I'd say forget the expensive ski irons and save your money. I have just been using an old steam/dry iron meant for clothes for years with no problem. It has a fairly thick base as well, so the heat is even. I keep the switch on dry, the thermostat on LOW, and the temp is just right.

You could probably pick up an old clothes iron at Value Village or a similar recycling store for $5, or a new one on sale at a big box outlet for $20.

I just put the hot iron on a small, raised, wire grille on the floor. Basic, and I have to bend over, but safe.
The problem with clothes irons are the holes, which tend to accumulate wax and overheat it. If you're not waxing a lot, fine. If you are a ski iron is the way to go.
post #10 of 25
The other problem with clothes irons is way, way too much power in general. My cheap clothes iron is 1.2KW, my econo Swix I've had for 10 years is 400W. With the cheapo temperature controls irons use that means the clothes iron is going to be less stable.
post #11 of 25
Like any nice tool (and your gear), if you take care of it, it'll take care of you. The arced base plates of smaller and lighter waxing irons direct the wax to the center versus flowing out he edges using clothes irons and makes hot waxing easier and quicker with less waste.

Having said that, you can get the job done with a clothes iron and filling the holes with JB Weld or covering the base with thick foil is an option. Beveling or rounding the edges with a grinder or file might be worth doing as well.

FWIW, here's a shot of a waxing iron & clothes iron base side by side:

post #12 of 25
Quote:
Originally Posted by SJB View Post
The higher priced irons usually have a thicker base plate which transfers heat more evenly (in theory) and usually have a smaller temperature swing as they heat and cool.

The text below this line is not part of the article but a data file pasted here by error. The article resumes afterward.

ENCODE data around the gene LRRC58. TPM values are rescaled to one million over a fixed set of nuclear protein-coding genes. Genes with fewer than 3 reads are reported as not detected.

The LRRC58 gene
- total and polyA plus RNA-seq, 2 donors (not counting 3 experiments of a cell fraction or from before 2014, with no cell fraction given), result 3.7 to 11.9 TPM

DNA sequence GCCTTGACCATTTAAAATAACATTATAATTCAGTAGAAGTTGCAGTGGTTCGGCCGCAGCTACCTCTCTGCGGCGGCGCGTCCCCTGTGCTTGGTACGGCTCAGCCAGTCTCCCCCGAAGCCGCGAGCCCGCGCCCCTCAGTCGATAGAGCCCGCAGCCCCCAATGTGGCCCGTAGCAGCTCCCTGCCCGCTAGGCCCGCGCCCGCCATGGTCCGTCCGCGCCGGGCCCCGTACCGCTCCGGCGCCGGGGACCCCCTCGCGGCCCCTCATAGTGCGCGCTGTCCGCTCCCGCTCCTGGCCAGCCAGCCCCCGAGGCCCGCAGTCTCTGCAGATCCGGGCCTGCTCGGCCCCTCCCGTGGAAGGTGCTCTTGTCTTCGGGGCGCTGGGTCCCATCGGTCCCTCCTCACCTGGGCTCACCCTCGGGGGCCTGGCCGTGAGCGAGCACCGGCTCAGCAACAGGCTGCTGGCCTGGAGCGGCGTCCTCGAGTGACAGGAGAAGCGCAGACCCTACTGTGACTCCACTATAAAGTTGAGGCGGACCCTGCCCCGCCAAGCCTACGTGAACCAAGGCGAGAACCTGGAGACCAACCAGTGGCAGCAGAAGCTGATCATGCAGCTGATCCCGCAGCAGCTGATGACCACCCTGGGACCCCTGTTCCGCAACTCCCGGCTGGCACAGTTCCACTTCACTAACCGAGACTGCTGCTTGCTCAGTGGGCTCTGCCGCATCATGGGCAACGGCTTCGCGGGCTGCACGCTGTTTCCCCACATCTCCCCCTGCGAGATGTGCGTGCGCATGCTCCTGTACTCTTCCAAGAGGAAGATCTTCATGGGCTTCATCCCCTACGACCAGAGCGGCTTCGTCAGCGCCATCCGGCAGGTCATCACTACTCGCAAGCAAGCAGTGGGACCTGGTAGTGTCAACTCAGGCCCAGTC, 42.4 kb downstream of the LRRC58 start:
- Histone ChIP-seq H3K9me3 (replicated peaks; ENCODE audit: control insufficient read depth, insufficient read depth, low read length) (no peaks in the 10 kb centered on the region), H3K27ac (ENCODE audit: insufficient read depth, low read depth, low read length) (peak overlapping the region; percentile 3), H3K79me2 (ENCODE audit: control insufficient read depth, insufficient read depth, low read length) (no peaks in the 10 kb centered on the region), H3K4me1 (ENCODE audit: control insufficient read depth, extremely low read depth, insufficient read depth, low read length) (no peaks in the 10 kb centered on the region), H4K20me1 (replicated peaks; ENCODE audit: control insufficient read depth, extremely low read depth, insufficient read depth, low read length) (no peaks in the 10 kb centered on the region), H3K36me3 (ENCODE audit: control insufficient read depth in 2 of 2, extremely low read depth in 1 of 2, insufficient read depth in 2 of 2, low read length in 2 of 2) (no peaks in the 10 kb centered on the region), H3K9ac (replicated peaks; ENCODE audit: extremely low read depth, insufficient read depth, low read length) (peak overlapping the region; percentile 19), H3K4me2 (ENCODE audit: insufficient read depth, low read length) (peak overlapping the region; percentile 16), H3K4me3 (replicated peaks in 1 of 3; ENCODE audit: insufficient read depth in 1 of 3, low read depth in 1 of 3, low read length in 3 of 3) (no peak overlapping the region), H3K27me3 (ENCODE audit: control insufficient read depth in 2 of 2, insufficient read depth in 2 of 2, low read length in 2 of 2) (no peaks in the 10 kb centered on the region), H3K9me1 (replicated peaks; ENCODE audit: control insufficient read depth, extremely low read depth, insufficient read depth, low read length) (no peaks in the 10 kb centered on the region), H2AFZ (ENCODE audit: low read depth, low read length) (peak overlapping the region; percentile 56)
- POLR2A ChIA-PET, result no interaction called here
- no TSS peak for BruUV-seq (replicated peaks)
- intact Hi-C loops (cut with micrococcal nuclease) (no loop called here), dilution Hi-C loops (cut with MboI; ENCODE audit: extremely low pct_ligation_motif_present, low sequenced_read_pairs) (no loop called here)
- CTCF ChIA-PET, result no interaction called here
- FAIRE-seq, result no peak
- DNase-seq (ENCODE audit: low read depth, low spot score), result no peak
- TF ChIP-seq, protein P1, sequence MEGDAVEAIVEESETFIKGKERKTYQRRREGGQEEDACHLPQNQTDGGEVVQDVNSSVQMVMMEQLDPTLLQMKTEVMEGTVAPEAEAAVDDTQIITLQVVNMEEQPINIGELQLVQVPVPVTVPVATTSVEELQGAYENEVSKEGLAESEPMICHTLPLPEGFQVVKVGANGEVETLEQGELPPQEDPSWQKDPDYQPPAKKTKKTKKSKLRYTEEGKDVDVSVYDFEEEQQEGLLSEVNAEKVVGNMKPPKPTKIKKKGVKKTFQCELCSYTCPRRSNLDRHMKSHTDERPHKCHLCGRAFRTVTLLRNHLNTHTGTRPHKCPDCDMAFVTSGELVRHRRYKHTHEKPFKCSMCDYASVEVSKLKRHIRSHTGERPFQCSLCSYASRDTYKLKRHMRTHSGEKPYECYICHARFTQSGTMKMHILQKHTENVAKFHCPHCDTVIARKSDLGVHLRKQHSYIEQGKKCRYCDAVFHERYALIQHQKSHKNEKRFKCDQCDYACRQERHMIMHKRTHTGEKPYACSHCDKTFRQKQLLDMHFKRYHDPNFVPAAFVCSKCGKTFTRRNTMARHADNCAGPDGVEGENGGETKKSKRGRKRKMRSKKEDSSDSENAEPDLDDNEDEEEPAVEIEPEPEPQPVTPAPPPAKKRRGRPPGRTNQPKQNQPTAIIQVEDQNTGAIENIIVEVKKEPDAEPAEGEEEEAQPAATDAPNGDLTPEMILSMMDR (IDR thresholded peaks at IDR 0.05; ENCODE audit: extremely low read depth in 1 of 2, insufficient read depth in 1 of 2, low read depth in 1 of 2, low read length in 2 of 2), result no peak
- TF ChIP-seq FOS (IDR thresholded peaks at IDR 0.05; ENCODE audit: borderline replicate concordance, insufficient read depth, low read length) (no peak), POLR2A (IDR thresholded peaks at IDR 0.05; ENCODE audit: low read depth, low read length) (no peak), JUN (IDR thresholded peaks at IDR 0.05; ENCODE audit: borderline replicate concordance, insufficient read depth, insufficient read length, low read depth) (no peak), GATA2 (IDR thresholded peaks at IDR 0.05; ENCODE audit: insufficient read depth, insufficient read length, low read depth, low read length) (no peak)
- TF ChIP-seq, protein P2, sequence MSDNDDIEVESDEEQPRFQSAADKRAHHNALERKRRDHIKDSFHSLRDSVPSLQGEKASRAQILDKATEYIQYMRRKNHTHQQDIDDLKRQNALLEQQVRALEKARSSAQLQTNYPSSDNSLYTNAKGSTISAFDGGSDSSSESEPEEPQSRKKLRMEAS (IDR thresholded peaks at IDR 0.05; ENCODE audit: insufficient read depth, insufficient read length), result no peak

There are cheaper ones with thin plates but the lower priced irons I sell have the same wattage and base plate thickness as the higher priced irons.
post #13 of 25
Thread Starter 
Quote:
Originally Posted by Doctor D View Post
There are cheaper ones with thin plates but the lower priced irons I sell have the same wattage and base plate thickness as the higher priced irons.
And that is exactly what I ordered, and you already have shipped! Thanks Doc for the quick turnaround.
post #14 of 25
When I finish waxing with my steam/dry clothes iron, I put it down resting horizontally on a wire grille on the floor. So that is probably why the wax never clogs up the steam holes in my iron.

My old iron will use 1100 watts at maximum heat, but I keep the control on LOW, and the temp is just right - its below the temp at which the wax would start to smoke.

I try to use the minimum amount of wax necessary to get the job done, so this method also has the benefit of avoiding large amounts of wax dripping over the sides of the ski.

Bevelling the edges of a clothes iron is an interesting idea, but so far I haven't really had a problem spreading the wax. I just start by touching the wax bar to the iron to drip the wax along the ski. Then I go back over it remelting the drops and spreading it with the iron.

Normally, I do ongoing wax jobs on about three pairs of skis, so for this volume my old iron works just fine.
post #15 of 25
I've had the same iron for at least 20 years - an ancient pre-steam (no holes) clothes iron I found in my Grandma's basement. It weighs about ten pounds and works great.
post #16 of 25
How hot does the wax need to be? i got this idea from my other hobby (rc airplanes) this is an iron we use on planes i wonder how it would do on waxing skies full temp control from 100 to 350 degrees umm i don't think drooping them would break them as im pretty rough with mine and its still going strong... it has a semi beveled edge and no holes on the bottom plate....

You think it would work?? http://www3.towerhobbies.com/cgi-bin...?&I=LXL499&P=7

(13$)

Steven
post #17 of 25
Depends on how much time & effort you want to spend, the grade of the wax, whether it is high melt or not and the heat capacity & wattage of the iron. ie:

Quote:
We recommend the following iron temperatures to melt Maplus ski or snowboard waxes:
-120°C (248°F): Universal;
-130°C (266°F): (Soft – Soft Graphite)Racing Base, (P1-P2-P3) Hot;
-140°C (284°F): (P1-P2-P3) Med;
-150°C (302°F): (P1-P2-P3) Cold;
-160°C (320°F): (Hard – Hard Graphite)Racing Base, P4.
If used improperly, the waxing iron can damage the ski or snowboard construction.
post #18 of 25
The wax needs to be hot enough to melt, but not so hot that it starts to smoke. I think the working range is about 225-275F.

The handle seems quite long in relation to the length of the heating area. For convenience, the heating area should be long enough to melt the wax for the full width of the ski in one pass. If its not, it will still work, but it will take more passes.